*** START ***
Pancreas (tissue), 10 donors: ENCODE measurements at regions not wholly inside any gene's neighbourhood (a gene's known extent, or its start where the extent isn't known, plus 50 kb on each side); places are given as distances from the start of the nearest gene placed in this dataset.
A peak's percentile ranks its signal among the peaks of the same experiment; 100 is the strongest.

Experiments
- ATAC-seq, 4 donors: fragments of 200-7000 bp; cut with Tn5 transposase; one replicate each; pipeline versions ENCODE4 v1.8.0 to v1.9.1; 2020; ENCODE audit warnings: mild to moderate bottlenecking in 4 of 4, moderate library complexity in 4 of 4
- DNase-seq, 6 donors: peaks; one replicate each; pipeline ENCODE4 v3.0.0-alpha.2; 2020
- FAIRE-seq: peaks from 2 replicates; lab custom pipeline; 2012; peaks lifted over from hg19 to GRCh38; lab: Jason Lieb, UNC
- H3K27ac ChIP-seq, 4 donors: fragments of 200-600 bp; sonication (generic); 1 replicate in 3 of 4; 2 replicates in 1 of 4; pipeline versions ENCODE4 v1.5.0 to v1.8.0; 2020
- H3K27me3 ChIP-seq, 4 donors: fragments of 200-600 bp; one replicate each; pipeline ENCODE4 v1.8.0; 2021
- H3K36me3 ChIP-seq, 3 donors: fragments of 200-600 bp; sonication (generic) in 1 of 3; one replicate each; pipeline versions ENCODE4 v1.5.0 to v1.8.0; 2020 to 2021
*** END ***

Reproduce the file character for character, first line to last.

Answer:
Pancreas (tissue), 10 donors: ENCODE measurements at regions not wholly inside any gene's neighbourhood (a gene's known extent, or its start where the extent isn't known, plus 50 kb on each side); places are given as distances from the start of the nearest gene placed in this dataset.
A peak's percentile ranks its signal among the peaks of the same experiment; 100 is the strongest.

Experiments
- ATAC-seq, 4 donors: fragments of 200-7000 bp; cut with Tn5 transposase; one replicate each; pipeline versions ENCODE4 v1.8.0 to v1.9.1; 2020; ENCODE audit warnings: mild to moderate bottlenecking in 4 of 4, moderate library complexity in 4 of 4
- DNase-seq, 6 donors: peaks; one replicate each; pipeline ENCODE4 v3.0.0-alpha.2; 2020
- FAIRE-seq: peaks from 2 replicates; lab custom pipeline; 2012; peaks lifted over from hg19 to GRCh38; lab: Jason Lieb, UNC
- H3K27ac ChIP-seq, 4 donors: fragments of 200-600 bp; sonication (generic); 1 replicate in 3 of 4; 2 replicates in 1 of 4; pipeline versions ENCODE4 v1.5.0 to v1.8.0; 2020
- H3K27me3 ChIP-seq, 4 donors: fragments of 200-600 bp; one replicate each; pipeline ENCODE4 v1.8.0; 2021
- H3K36me3 ChIP-seq, 3 donors: fragments of 200-600 bp; sonication (generic) in 1 of 3; one replicate each; pipeline versions ENCODE4 v1.5.0 to v1.8.0; 2020 to 2021